The official opening of Science and Engineering Hall, a decade in the making, came when green and red lasers beamed across the building’s grand lobby Wednesday as more than 300 guests gasped in awe.
From the administrators, faculty and donors who eagerly anticipated this day, to the freshmen who will inhabit the building for the next four years, the opening ceremony marked a turning point for the entire George Washington University community.
“With this new building, we are indeed making history,” said George Washington President Steven Knapp. “I remain confident that this is the largest science and engineering building that will ever be built within six blocks of the White House.”
Dr. Knapp cited a 2006 study from the National Academy of Sciences, which argued that American students were falling behind in STEM disciplines, and that the gap in their performance, compared to their peers in other countries, posed a threat to the U.S. economy. Since then, some experts have argued that the report paints a more pessimistic picture than the numbers warrant.
“So it’s debatable, it seems, whether U.S. high schools, colleges and universities are producing enough scientists and engineers to fill the needs of U.S. employers,” he said. “But what is not debatable is the need, both nationally and globally, for citizen leaders who understand how science works. The most pressing issues that face us in the world today all involve science and technology.”
And a university, Dr. Knapp said, only has credibility in that realm if it enables students to “share the excitement of contact with scholars working at the forefront of their disciplines.”
When SEH planning began 10 years ago, GW had not built a new research facility on its Foggy Bottom Campus since Ross Hall’s completion in 1973.
Chemists competed for room in cramped, carpeted laboratories. Engineers turned Tompkins Hall storage rooms into makeshift workspaces. Researchers outsourced projects to universities with more advanced facilities.
“But those aren’t the reasons why you do something like this. We needed something more compelling,” Board of Trustees Chair Nelson Carbonell said, recalling the Board’s preliminary SEH discussions. “We realized that GW had been a place that had a history of science that was really unparalleled, at least in this area, and perhaps in many other places in the world. And we needed to retake that place.”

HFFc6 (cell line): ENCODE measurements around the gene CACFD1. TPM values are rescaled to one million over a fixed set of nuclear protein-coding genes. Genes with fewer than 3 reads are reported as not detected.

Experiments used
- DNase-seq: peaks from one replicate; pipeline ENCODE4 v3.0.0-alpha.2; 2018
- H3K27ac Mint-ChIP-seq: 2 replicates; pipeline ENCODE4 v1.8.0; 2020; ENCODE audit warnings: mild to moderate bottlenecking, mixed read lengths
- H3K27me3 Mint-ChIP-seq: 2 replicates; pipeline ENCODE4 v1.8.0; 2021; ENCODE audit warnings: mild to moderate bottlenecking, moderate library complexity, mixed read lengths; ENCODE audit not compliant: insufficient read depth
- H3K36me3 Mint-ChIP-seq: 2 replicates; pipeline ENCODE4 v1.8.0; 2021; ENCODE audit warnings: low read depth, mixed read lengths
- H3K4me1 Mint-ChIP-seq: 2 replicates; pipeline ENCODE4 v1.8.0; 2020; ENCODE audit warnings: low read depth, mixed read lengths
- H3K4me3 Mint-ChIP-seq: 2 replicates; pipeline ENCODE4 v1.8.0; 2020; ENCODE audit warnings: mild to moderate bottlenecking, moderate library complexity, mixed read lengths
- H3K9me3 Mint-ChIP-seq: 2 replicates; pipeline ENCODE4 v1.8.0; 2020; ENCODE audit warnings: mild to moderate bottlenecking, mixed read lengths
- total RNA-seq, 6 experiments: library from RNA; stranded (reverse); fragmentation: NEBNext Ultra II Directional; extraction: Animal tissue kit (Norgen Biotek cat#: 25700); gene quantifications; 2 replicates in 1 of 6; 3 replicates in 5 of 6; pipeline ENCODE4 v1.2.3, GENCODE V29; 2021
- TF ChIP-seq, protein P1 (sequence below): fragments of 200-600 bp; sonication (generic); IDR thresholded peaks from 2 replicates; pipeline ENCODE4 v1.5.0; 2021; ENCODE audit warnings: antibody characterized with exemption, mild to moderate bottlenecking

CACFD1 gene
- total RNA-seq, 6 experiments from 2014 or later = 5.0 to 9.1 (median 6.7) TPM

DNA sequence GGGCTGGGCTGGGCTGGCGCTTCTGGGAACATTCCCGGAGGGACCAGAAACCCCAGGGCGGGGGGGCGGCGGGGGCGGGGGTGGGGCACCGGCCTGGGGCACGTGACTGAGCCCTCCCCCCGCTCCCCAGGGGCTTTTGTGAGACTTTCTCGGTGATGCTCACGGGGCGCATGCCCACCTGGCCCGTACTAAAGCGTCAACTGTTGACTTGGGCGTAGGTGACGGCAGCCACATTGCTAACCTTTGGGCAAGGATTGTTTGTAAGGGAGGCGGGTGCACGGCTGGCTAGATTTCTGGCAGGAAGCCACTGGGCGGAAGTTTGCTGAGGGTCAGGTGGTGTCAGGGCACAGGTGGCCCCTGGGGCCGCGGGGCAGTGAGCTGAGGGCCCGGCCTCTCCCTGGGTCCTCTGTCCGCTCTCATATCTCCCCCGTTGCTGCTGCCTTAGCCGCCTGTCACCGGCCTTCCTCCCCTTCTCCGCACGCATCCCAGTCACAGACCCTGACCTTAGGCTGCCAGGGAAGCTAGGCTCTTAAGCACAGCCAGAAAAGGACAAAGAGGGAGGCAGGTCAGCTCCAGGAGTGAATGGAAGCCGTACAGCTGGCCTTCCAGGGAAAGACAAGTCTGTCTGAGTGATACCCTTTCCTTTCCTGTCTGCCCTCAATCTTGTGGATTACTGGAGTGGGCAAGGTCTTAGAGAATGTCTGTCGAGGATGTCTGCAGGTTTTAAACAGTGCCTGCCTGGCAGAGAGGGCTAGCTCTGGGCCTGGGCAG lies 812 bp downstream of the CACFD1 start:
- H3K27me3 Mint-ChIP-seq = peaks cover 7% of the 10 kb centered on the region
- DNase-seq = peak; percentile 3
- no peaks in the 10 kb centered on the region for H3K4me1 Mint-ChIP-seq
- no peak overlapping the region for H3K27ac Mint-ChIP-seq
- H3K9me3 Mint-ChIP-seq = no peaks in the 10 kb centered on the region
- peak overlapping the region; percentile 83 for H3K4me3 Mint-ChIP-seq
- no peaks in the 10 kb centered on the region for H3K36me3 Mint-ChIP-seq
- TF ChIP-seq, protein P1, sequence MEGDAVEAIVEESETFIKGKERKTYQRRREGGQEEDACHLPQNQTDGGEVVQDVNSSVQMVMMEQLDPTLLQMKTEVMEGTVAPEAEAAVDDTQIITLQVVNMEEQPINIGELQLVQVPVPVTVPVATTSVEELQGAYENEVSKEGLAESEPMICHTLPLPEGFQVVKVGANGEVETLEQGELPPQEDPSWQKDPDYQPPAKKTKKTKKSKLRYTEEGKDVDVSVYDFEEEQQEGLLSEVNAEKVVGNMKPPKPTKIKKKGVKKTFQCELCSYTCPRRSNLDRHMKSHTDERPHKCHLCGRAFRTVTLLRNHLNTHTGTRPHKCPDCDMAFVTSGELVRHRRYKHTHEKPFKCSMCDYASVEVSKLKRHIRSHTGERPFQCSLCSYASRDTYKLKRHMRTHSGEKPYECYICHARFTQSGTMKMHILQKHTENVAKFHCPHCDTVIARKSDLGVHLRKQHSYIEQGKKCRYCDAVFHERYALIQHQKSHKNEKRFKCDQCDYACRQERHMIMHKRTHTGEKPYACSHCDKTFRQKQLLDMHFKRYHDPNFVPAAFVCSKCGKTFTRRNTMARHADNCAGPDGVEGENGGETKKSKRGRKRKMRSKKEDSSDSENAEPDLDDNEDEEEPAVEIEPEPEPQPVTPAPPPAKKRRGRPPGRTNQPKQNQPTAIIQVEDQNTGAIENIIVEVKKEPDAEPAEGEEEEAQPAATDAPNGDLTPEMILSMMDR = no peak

Indeed, Charles Monroe, the inventor of smokeless gunpowder , headed GW’s Chemistry Department at the end of the 19th century, and world-renowned physicist George Gamow helped develop the Big Bang Theory at the university in 1934.
More than a half a century later, GW has climbed into the top tier of research schools, as counted by the Carnegie Classification of Institutions of Higher Education.
Now, SEH allows the university to expand its research profile even further, with 500,000-square-feet of teaching and research space, state-of-the-art labs and equipment and a transparent, open layout that encourages cross-disciplinary collaboration.
At the opening ceremony, National Academy of Sciences President Ralph Cicerone noted that faculty depend heavily on obtaining external researching funding.
“The facilities provided at GW, here in SEH, will enable GW researchers to compete more effectively for such grant funds,” he said. “The remarkable progress of GW in the quality of its instruction and research over the last few years is a great achievement.”
A statement from D.C. Mayor Muriel Bowser (D), read by Deputy Mayor for Planning and Economic Development Brian Kenner, applauded the university’s largest ever construction project.
“I am pleased that GW is making a significant and visible investment in the sciences and engineering,” the statement said. “This advanced facility will support our growth as a city of discovery and innovation and attract more research funding, create more jobs and generate the next generation of STEM innovators.”
Alumni, donors and industry partners received a taste of the building's features during tours of laboratories where students and faculty explained their research.
Trustee Madeleine Jacobs, B.S. ’68, former CEO of the American Chemical Society, has toured the building four times. “I can’t get enough. Every time I come here I learn something new,” she said. “And I’m even more astonished and excited for what this is going to mean for students at this university.”
As an undergraduate studying chemistry at GW, undergraduate research was never a possibility, she said after her most recent tour Wednesday.
“There simply wasn’t enough lab space,” she said. “This building gives undergraduates the set up to do really meaningful research that is going to make a huge difference in their careers.”
For Adedayo Jobi-Odeneye, a senior studying biomedical engineering who spoke at the ceremony, SEH is her “home,” one common place where she and her classmates can study, learn and design.
“And if you’re lucky,” she said, “you even get to see the sunrise.”